If the texture changed immediately, then that sounds like seizing to me. Chocolate shouldn't seize if you add fat (oil) to it, particularly if you add it after the chocolate is fully melted. Only water will cause that.
Olive oil varies significantly in purity and quality, so cheap olive oil may actually be worse for this application than a purer, cheaper cooking oil (such as peanut or corn oil). There may have been impurities or even trace amounts of water in the bottle. Or it could be that you just tried to melt it too fast, or you accidentally got some water in there from some other place (condensation is a common source).
If you melted it directly in a pan, as in your comment to Kyra, and continued to apply heat after adding the oil, then it's also possible that it didn't really seize at all and that you just tried to melt it too fast.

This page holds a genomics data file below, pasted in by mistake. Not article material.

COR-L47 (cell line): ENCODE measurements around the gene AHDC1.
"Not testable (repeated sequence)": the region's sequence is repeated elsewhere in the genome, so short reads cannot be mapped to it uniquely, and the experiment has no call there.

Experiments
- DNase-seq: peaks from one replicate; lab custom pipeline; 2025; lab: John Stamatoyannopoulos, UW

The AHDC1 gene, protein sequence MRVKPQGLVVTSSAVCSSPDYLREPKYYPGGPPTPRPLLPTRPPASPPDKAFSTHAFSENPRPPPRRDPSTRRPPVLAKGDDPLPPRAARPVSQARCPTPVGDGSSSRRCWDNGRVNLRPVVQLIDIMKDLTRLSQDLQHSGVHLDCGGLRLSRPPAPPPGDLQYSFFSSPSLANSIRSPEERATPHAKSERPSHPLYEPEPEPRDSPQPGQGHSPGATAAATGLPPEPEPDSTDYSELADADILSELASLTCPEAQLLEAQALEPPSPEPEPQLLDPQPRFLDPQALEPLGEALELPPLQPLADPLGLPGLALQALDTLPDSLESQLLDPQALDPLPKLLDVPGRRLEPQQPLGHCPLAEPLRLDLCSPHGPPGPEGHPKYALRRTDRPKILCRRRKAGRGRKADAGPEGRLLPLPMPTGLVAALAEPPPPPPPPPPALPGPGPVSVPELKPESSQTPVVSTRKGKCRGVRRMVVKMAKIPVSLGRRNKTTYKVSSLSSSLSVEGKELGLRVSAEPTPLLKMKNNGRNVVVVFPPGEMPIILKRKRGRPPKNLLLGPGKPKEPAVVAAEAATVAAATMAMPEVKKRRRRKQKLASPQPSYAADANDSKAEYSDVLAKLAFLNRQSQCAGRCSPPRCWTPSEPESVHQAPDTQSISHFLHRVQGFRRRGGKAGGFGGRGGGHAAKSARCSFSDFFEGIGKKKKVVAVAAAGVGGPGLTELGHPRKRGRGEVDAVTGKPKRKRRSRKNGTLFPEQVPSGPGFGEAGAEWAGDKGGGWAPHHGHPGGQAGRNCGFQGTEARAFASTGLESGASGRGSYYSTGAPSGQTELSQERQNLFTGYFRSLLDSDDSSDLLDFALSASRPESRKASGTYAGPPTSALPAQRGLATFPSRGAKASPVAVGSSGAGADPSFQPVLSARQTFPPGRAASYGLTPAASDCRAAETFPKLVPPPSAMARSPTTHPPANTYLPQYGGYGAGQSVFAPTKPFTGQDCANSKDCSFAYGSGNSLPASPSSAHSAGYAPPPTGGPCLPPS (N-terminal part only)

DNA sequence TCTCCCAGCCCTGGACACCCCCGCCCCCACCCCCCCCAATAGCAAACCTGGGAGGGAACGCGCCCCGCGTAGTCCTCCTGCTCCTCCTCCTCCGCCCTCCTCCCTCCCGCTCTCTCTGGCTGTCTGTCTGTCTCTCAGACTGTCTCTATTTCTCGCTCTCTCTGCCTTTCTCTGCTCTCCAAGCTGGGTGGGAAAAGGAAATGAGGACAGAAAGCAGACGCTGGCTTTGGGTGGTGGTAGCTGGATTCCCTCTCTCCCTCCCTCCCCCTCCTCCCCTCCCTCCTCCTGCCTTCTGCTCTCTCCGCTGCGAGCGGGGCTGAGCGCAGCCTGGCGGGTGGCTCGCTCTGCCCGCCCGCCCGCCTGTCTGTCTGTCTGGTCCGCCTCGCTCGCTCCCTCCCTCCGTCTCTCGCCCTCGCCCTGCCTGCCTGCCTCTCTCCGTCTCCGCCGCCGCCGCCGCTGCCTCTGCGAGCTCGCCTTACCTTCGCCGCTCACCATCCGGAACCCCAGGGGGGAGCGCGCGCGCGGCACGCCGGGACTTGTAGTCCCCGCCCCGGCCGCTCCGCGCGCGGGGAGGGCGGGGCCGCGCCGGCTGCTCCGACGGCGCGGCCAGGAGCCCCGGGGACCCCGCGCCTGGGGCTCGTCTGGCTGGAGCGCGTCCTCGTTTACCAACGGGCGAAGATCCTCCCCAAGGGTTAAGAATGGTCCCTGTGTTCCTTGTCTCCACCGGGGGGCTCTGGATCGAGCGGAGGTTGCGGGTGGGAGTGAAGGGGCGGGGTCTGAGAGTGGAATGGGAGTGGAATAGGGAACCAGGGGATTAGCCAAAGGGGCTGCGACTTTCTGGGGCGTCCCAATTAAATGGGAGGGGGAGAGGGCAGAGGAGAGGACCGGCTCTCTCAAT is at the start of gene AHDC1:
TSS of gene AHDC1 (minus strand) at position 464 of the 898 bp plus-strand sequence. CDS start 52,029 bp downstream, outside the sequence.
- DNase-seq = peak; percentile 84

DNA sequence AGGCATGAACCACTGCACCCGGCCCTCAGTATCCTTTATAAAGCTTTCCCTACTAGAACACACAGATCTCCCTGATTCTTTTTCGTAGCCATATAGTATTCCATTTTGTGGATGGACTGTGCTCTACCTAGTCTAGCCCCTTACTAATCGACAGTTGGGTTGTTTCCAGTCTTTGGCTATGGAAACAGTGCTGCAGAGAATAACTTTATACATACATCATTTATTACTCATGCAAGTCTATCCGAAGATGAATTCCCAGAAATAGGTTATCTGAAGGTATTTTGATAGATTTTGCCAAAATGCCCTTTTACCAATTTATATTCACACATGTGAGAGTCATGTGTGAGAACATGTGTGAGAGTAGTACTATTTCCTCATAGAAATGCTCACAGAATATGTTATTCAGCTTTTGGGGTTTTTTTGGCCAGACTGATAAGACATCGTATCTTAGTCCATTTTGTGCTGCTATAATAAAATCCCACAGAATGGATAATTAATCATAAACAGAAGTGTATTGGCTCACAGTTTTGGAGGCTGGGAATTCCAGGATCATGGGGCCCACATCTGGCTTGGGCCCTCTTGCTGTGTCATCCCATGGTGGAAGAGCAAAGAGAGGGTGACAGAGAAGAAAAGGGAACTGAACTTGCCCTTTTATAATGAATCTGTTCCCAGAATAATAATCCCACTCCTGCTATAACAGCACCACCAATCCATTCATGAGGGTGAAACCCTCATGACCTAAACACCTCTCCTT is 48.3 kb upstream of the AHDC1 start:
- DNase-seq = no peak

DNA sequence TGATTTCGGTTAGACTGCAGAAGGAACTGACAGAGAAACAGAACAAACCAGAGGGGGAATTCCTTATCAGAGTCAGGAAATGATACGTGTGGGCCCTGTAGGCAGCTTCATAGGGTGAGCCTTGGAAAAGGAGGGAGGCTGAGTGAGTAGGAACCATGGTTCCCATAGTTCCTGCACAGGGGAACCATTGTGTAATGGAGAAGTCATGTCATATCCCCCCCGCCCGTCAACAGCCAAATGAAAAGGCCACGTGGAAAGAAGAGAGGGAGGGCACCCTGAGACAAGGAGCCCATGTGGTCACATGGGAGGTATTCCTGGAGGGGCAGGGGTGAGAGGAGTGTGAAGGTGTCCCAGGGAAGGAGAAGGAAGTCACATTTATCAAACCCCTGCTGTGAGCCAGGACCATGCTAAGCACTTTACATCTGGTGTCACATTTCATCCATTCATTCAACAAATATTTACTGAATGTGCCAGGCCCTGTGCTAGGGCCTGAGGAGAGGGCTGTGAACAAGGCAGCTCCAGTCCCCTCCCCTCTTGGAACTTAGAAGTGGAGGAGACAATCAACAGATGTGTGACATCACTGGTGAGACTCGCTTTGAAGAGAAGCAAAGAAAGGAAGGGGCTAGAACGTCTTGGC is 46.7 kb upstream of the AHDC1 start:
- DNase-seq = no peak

If it did seize, then there is a cure - perhaps counter-intuitively, adding more oil could help you. Using roughly a tablespoon for each ounce of chocolate will help smooth out any lumps. Add and whisk it very gradually. Of course, this will only work if the oil itself is reasonably pure.
Note: In this case, I would guess that the use of low-quality chocolate isn't your problem if you successfully melted it (albeit to a thick consistency) before adding any oil. Significant impurities in the chocolate itself would lead to seizing during the melting process.